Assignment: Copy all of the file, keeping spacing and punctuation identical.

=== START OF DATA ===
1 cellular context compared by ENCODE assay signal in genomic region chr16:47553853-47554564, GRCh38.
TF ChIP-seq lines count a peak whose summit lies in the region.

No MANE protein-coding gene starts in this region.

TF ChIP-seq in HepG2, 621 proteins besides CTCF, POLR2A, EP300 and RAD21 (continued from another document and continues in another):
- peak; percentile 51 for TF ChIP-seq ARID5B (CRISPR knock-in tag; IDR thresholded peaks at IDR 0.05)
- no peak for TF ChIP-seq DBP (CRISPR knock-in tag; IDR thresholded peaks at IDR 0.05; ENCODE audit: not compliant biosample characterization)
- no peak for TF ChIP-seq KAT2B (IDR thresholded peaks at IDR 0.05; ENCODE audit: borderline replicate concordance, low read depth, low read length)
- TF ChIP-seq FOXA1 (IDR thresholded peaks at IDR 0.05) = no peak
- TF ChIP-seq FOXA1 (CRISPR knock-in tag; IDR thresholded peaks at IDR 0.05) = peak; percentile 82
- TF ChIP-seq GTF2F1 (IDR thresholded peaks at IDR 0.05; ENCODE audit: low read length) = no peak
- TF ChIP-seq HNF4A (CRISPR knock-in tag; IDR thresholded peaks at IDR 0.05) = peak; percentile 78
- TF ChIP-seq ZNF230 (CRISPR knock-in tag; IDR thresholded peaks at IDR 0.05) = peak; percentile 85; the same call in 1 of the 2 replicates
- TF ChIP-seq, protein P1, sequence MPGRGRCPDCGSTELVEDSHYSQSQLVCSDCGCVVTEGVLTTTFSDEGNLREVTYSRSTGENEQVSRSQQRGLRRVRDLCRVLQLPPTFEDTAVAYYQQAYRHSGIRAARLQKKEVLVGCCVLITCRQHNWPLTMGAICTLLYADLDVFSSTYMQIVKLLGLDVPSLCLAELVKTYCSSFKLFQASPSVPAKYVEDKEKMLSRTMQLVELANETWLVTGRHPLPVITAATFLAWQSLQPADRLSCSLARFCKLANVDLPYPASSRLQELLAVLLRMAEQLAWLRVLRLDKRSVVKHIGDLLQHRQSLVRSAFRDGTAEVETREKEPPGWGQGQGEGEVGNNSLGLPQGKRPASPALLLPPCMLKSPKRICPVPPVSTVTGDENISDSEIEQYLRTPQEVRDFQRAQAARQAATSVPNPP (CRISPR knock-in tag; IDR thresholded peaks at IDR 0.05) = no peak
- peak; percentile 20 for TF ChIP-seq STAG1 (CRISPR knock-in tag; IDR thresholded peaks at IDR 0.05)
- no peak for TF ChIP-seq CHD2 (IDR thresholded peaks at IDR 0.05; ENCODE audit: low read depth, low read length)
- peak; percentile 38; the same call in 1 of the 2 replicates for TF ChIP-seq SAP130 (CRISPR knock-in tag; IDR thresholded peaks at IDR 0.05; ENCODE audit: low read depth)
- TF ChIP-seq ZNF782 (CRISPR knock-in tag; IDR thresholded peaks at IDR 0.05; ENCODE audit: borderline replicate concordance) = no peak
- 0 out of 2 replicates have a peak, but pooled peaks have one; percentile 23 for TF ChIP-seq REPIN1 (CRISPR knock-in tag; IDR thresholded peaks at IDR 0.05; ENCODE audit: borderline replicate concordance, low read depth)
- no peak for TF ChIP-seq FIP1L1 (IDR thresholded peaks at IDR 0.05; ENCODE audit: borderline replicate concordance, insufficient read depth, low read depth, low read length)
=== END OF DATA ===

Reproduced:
1 cellular context compared by ENCODE assay signal in genomic region chr16:47553853-47554564, GRCh38.
TF ChIP-seq lines count a peak whose summit lies in the region.

No MANE protein-coding gene starts in this region.

TF ChIP-seq in HepG2, 621 proteins besides CTCF, POLR2A, EP300 and RAD21 (continued from another document and continues in another):
- peak; percentile 51 for TF ChIP-seq ARID5B (CRISPR knock-in tag; IDR thresholded peaks at IDR 0.05)
- no peak for TF ChIP-seq DBP (CRISPR knock-in tag; IDR thresholded peaks at IDR 0.05; ENCODE audit: not compliant biosample characterization)
- no peak for TF ChIP-seq KAT2B (IDR thresholded peaks at IDR 0.05; ENCODE audit: borderline replicate concordance, low read depth, low read length)
- TF ChIP-seq FOXA1 (IDR thresholded peaks at IDR 0.05) = no peak
- TF ChIP-seq FOXA1 (CRISPR knock-in tag; IDR thresholded peaks at IDR 0.05) = peak; percentile 82
- TF ChIP-seq GTF2F1 (IDR thresholded peaks at IDR 0.05; ENCODE audit: low read length) = no peak
- TF ChIP-seq HNF4A (CRISPR knock-in tag; IDR thresholded peaks at IDR 0.05) = peak; percentile 78
- TF ChIP-seq ZNF230 (CRISPR knock-in tag; IDR thresholded peaks at IDR 0.05) = peak; percentile 85; the same call in 1 of the 2 replicates
- TF ChIP-seq, protein P1, sequence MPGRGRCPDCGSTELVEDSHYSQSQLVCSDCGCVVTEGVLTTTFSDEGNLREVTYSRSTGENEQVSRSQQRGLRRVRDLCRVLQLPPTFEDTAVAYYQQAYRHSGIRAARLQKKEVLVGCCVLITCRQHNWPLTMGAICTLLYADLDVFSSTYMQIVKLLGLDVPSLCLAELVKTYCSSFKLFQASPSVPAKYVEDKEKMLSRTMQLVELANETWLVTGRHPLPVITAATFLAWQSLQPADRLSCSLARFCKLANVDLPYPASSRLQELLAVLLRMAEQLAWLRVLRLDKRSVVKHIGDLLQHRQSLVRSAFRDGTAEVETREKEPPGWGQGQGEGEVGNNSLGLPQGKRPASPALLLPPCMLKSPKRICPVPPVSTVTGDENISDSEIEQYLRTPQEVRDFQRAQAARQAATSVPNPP (CRISPR knock-in tag; IDR thresholded peaks at IDR 0.05) = no peak
- peak; percentile 20 for TF ChIP-seq STAG1 (CRISPR knock-in tag; IDR thresholded peaks at IDR 0.05)
- no peak for TF ChIP-seq CHD2 (IDR thresholded peaks at IDR 0.05; ENCODE audit: low read depth, low read length)
- peak; percentile 38; the same call in 1 of the 2 replicates for TF ChIP-seq SAP130 (CRISPR knock-in tag; IDR thresholded peaks at IDR 0.05; ENCODE audit: low read depth)
- TF ChIP-seq ZNF782 (CRISPR knock-in tag; IDR thresholded peaks at IDR 0.05; ENCODE audit: borderline replicate concordance) = no peak
- 0 out of 2 replicates have a peak, but pooled peaks have one; percentile 23 for TF ChIP-seq REPIN1 (CRISPR knock-in tag; IDR thresholded peaks at IDR 0.05; ENCODE audit: borderline replicate concordance, low read depth)
- no peak for TF ChIP-seq FIP1L1 (IDR thresholded peaks at IDR 0.05; ENCODE audit: borderline replicate concordance, insufficient read depth, low read depth, low read length)